Canadian Journal of Cardiology



      The maternal cardiovascular system undergoes dramatic adaptations during the volume overload of pregnancy. Blood volume is increased nearly 40% with enlargement of the cardiac chambers and heart valves. Aortic diameter increases during pregnancy, with even greater increases in multiparous women. How aortic elastin and collagen are altered with this remodeling is poorly understood. Of particular interest is elastin—whose gene is thought to be dormant after development and maturation. Even less clear is how (or if) pregnancy-induced aortic remodeling is reversed post-partum. The objectives of this study were to examine the dimensions, elastin and collagen contents, and collagen thermal stability of the descending aorta and aortic valve in: (i) never pregnant, (ii) pregnant, and (iii) post-pregnant animals.

      Methods and Results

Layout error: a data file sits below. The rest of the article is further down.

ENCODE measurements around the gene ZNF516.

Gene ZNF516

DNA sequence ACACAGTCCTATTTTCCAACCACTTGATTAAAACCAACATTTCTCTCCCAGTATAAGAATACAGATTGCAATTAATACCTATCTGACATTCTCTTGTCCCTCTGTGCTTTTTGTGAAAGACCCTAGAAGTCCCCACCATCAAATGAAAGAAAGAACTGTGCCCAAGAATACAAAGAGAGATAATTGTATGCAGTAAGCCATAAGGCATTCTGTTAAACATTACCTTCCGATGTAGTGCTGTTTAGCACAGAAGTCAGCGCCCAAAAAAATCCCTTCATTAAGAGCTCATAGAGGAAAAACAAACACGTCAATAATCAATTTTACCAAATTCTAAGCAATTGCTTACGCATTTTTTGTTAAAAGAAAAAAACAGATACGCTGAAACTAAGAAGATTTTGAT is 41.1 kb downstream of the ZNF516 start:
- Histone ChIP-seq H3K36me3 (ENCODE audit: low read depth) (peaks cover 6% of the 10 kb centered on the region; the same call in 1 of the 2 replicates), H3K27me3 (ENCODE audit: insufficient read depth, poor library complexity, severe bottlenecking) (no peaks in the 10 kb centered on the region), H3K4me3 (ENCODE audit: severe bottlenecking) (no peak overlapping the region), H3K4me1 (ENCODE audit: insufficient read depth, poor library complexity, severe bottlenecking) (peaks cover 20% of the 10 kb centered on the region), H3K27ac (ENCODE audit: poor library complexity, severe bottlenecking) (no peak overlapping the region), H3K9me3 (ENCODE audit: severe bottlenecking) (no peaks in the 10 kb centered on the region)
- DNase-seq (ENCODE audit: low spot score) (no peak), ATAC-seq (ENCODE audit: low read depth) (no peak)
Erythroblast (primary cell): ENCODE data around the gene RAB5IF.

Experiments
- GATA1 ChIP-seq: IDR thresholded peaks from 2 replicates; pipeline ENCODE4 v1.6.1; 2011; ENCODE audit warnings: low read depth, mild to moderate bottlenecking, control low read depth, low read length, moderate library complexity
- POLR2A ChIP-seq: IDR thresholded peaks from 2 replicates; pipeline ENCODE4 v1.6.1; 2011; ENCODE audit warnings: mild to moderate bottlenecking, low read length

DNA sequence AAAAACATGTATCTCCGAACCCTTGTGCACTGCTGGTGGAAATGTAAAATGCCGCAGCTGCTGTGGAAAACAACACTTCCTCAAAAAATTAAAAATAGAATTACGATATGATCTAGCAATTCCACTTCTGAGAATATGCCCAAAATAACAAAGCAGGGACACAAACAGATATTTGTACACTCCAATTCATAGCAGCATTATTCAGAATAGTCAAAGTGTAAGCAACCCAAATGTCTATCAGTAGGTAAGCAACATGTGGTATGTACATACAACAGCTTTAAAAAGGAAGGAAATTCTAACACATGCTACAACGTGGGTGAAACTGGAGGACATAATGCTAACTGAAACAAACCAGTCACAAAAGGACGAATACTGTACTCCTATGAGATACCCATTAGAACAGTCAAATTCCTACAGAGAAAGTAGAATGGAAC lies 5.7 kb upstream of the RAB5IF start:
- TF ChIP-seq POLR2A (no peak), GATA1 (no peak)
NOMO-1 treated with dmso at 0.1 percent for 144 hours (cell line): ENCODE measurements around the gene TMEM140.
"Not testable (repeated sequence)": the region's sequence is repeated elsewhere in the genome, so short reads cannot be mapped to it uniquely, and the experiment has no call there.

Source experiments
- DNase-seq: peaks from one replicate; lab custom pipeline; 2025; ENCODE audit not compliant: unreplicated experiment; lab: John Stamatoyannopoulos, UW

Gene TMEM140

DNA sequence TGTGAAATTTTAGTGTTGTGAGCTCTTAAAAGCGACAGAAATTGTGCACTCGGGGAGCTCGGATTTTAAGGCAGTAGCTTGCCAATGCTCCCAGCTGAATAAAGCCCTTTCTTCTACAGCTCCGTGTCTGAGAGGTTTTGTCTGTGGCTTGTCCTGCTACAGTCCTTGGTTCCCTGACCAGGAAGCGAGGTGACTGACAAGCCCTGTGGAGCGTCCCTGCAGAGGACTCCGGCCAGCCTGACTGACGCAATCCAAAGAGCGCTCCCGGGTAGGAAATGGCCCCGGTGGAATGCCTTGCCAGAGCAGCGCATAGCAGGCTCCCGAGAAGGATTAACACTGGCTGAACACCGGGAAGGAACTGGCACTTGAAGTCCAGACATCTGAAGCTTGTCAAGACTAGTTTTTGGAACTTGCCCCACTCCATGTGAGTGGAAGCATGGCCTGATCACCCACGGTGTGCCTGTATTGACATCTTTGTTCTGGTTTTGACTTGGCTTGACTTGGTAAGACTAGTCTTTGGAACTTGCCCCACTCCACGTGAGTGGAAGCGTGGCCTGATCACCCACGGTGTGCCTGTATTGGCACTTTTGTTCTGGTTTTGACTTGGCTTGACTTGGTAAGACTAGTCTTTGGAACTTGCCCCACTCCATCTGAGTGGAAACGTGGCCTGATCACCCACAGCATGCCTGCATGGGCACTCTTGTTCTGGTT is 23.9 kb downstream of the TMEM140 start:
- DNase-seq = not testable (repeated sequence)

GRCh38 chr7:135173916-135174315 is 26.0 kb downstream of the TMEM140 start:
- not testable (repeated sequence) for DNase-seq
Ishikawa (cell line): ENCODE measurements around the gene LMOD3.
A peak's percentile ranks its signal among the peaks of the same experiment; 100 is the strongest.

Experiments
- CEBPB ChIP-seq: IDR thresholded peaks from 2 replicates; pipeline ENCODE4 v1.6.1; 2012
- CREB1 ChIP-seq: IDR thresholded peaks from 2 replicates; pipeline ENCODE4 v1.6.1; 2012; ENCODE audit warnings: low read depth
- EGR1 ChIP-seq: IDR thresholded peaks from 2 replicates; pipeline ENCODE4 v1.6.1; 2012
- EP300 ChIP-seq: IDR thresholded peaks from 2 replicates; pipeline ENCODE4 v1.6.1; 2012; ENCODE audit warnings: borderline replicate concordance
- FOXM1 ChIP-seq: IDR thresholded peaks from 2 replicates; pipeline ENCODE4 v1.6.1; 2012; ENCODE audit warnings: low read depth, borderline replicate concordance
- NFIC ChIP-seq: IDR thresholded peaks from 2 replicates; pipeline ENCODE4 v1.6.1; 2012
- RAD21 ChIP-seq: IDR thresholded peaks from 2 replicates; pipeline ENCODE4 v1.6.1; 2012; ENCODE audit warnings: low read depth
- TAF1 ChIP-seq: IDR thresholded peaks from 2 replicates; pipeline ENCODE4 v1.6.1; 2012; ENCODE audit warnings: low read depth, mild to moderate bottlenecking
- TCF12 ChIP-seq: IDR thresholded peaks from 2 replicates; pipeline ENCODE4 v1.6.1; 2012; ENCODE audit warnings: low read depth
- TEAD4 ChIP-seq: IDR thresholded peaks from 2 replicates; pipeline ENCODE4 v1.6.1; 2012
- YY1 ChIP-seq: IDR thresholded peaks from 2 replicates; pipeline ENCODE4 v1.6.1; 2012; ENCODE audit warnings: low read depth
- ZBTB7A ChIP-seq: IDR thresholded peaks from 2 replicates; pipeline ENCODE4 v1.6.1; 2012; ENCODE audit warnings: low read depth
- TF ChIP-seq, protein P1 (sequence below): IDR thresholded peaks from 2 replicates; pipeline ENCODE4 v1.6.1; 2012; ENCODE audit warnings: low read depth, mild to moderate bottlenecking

Tissues were collected from a local abattoir from never-pregnant heifers, pregnant cows, and previously pregnant (i.e. post-partum) cows. Dimensions were measured from isolated aortic rings and aortic valve leaflets. Denaturation temperature (Td) testing provided a proxy measure of collagen thermal stability and maturity. Biochemical assays provided the contents of elastin and collagen (soluble and insoluble). Heart mass increased over 30% in pregnant animals (from non-pregnant) and remained elevated post-partum in previously pregnant animals. Heart volume similarly increased in pregnant animals, which further increases post-partum. Aortic circumference increased by 35% with a relative thinning of the wall that was even more pronounced post-partum. Similarly, the aortic valve leaflet area increased over 80% in pregnant animals from non-pregnant and remained significantly elevated post-partum. Remodeling of aortic collagen and elastin appear to accompany these dimensional changes with pregnancy states. While there was no significant change in aortic collagen content with pregnancy state, there was a trend towards a decrease in the collagen denaturation temperature (Td) in pregnant and previously pregnant animals, suggesting a reduction in thermal stability during pregnancy that does not fully reverse postpartum. Finally, there was a significant accumulation of elastin in the aorta during pregnancy (increasing over 50%), which also remains elevated post-partum.